Funny thing, I actually had gotten off my butt and started an editorial calendar for my planning blog and had written this blog post entitled, Is the Wedding Industry Ripping You Off? I had wrote that blog post TWO WEEKS before the 20/20 segment aired, scheduled it and then forgot about it. Ah, I love irony and timing. Be sure to take a look at it and more importantly the comment section. One of my full-service clients chimed in (and thought the 20/20 story was ridiculous).

There have been some other followup stories as well. I almost hesitate to post this one, just because I would not like to give it anymore links or credibility that it deserves, but here goes: What the Wedding Industry Doesn’t Want You to Know This was written a planner who must have her own agenda and also has been in the business about as along as I have. Prepare to sit down to read it, it’s a mind-reeling, tilt your head to one-side, what in the hell were you thinking, doozy. One more reason I will NOT be watching the Ricki Lake show and will just tune into Ellen who’s sign-off is always, “Be Kind to One Another”.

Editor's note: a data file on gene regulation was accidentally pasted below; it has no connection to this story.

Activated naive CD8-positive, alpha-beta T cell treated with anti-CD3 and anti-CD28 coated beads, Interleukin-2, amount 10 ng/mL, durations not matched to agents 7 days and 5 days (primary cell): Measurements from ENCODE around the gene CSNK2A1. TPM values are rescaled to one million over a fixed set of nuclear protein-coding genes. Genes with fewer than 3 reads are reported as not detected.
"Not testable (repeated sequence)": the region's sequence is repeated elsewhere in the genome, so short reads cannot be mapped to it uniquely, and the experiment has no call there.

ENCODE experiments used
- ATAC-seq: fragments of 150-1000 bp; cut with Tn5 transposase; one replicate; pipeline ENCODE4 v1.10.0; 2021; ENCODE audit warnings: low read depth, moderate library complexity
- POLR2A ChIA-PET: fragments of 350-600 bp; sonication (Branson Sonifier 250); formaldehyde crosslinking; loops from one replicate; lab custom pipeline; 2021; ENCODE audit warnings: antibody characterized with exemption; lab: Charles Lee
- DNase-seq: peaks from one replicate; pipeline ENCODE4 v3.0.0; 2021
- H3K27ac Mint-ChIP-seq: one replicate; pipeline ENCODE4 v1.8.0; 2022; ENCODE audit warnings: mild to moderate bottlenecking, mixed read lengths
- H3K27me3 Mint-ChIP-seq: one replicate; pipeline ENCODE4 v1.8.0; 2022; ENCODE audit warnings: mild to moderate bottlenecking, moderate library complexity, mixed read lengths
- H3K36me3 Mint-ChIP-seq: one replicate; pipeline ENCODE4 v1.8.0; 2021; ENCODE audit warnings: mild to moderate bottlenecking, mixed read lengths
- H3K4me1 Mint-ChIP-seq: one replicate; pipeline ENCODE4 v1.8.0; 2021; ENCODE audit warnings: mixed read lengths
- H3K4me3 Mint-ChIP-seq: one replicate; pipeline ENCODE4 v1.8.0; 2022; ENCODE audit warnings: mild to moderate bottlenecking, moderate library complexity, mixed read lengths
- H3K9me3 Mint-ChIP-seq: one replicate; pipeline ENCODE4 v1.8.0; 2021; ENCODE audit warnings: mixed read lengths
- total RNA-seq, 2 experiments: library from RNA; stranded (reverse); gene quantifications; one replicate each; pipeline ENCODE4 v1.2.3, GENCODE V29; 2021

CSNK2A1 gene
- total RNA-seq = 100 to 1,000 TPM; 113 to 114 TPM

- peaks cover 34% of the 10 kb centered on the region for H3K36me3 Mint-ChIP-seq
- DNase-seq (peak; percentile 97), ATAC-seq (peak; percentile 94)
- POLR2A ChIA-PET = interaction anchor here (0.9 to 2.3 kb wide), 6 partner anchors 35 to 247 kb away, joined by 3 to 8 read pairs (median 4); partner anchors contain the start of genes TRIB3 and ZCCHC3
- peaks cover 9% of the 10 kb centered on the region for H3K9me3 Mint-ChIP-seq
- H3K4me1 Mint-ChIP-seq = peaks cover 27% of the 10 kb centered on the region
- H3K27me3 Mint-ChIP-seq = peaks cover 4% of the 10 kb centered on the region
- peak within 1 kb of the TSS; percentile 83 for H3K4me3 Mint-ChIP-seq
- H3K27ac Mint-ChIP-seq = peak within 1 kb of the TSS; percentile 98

Finally, I loved this follow up story from Susan Southerland, 20/20 Wedding Confidential: Negativity Sells Why yes ma’am, it certainly does.

As an industry, we can either look the other way, shake our heads and not say anything or we can ban together and make comments on blog posts, Facebook threads that attack our industry. We all know that we aren’t millionnaires (well 96.8% of us are not) in this crazy industry. We work out of the love of what we do, flexibility and the satisfaction from our clients. Although on some days, it is very hard to remember this.

So what say you? What’s your 2013 Manifesto? It’s more than goal writing, sometimes they are simply statements that define who you and your business and what you want to stay true to and accomplish. It’s a great reminder to go back to as the year gets going.

Love to hear your thoughts.